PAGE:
'Why, Maggots was walkin' wiv more'n one gal, - more'n two or free, if it comes to that, and 'e fort it was about time to make some change. Getting a bit too fick for Maggots, it was, specially as it'd come to is knowledge that some of the gals'd been fighting to see which of 'em should 'ave 'im. Well, one afternoon one of the gals says to Maggots that she'd be down the Arches after she'd 'ad 'er tea. Maggots 'e'd 'ad enough of the gal, so it came into his 'ead that 'e'd 'ave a bit of a game wiv 'er. So he says e'd be down the Arches after tea, too. Then he nips round an' makes a 'pointment wiv one gal after anuvver to be down the Arches after tea, an' they all promised they'd come.'
     'And they all came?'
     'Eight of em, one after the uvver. An' as each one come the uvvers arst 'er who she'd come to meet, an' she says Maggots. An' there was all of em stannin' down the Arches waitin' for the same boy. See? 'Course that was jest what Maggots wanted, cause 'e fort there'd be a rare old beano, cause all the gals'd been messin' about after 'im.'
     'And was there a fight?'
     'It didn't turn out quite like Maggots expected; but there was a fight, in a way of speaking, an' Maggots see it all, wiv no error. Silly like, 'e goes down to the Arches quiet as 'e could, finkin' 'e'd like to see the gals an' if they'd come to meet 'im an' wevver they was scrappin'. See? On'y the gals they'd been layin' their eads togevver, an' seein' as Maggots'd been playin' a game wiv 'em, they 'greed they'd give Maggots what for. An' soon as Maggots showed 'is chivvy one of the gals says, "Fink we're Mormons?" she says; an' wiv that she lands him one; an' quicker'n anyfink the ole lot chips in back an' front an' dusts 'im over proper. Oh! 'e see a fight, Maggots did, that evenin', but it wasn't the sort of fight that 'e'd set out to see. They could put in a bit o' work too, them gals could, cause Maggots always fancied big gals. Sort of obby of 'is. An' fore they'd done wiv 'im Maggots wished 'e was safe at Wormwood Scrubs. See? Nor I don't think any Lambeth boy'll play on the ikey like that wiv them gals again.'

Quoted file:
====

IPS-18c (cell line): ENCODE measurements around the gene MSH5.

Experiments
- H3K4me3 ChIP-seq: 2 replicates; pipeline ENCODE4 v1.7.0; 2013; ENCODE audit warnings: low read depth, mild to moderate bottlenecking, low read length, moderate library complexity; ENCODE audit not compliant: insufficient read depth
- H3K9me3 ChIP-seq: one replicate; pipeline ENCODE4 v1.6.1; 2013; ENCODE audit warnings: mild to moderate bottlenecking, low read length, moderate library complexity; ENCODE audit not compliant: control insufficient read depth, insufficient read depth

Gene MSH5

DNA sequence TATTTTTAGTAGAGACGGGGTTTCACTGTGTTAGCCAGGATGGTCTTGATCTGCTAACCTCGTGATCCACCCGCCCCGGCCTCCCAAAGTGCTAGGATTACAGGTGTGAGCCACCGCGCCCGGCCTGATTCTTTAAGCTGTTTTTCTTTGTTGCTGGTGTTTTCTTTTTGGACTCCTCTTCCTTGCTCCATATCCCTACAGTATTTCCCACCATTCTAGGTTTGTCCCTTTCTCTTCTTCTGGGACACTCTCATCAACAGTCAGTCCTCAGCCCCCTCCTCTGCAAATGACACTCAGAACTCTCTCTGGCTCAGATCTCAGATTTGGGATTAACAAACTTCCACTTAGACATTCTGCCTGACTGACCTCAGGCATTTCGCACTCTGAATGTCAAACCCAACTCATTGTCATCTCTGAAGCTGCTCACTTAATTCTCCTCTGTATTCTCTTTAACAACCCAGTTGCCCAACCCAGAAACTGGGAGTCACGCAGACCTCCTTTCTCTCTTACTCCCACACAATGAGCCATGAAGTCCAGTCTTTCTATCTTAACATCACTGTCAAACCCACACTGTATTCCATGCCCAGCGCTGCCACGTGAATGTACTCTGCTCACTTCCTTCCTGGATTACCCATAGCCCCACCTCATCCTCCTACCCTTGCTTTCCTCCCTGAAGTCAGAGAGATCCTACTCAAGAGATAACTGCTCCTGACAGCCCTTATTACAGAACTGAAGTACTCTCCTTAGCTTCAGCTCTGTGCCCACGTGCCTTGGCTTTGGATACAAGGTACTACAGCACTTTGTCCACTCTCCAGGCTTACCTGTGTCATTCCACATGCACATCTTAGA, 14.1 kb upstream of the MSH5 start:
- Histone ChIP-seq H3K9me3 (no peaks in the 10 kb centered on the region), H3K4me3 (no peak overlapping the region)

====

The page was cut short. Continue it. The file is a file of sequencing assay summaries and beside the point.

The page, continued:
Young Alf Leaned back and spat straight in front of him. His lower jaw worked rapidly.
     'Then Lizzie belonged to a different class?' I said.
     Young Alf crossed one foot over the other and wagged his head.
     'If you come across Lizzie an' she offered you a rose,' he said, 'an' arst you to smell it, it wouldn't be worf your while.'
     'Why not?' I asked.
     'Fiddled,' said young Alf.
     'You mean-'
     'Drugged, you unnerstand. You smell the rose, an' in 'arf a mo you dunno anyfink more. See?'
     Young Alf dived into an inner pocket, and brought out something which he held in the palm of his hand.
     'What you fink of that for a ceegar?' he said.
     I took it from him, fingered it, smelt it.
     'I don't see anything curious about it,' I said. 'It seems to be an ordinary twopenny smoke. Cabbage, with a bit of tobacco-leaf wrapped round. Eh?'
     ' 'Tain't,' said young Alf. 'Not be a long chalk. Like to smoke it, jest a little bit of it?'
     'I think I'd prefer one of my own,' I replied.
    'You're about right,' said young Alf. 'It's a faked ceegar.'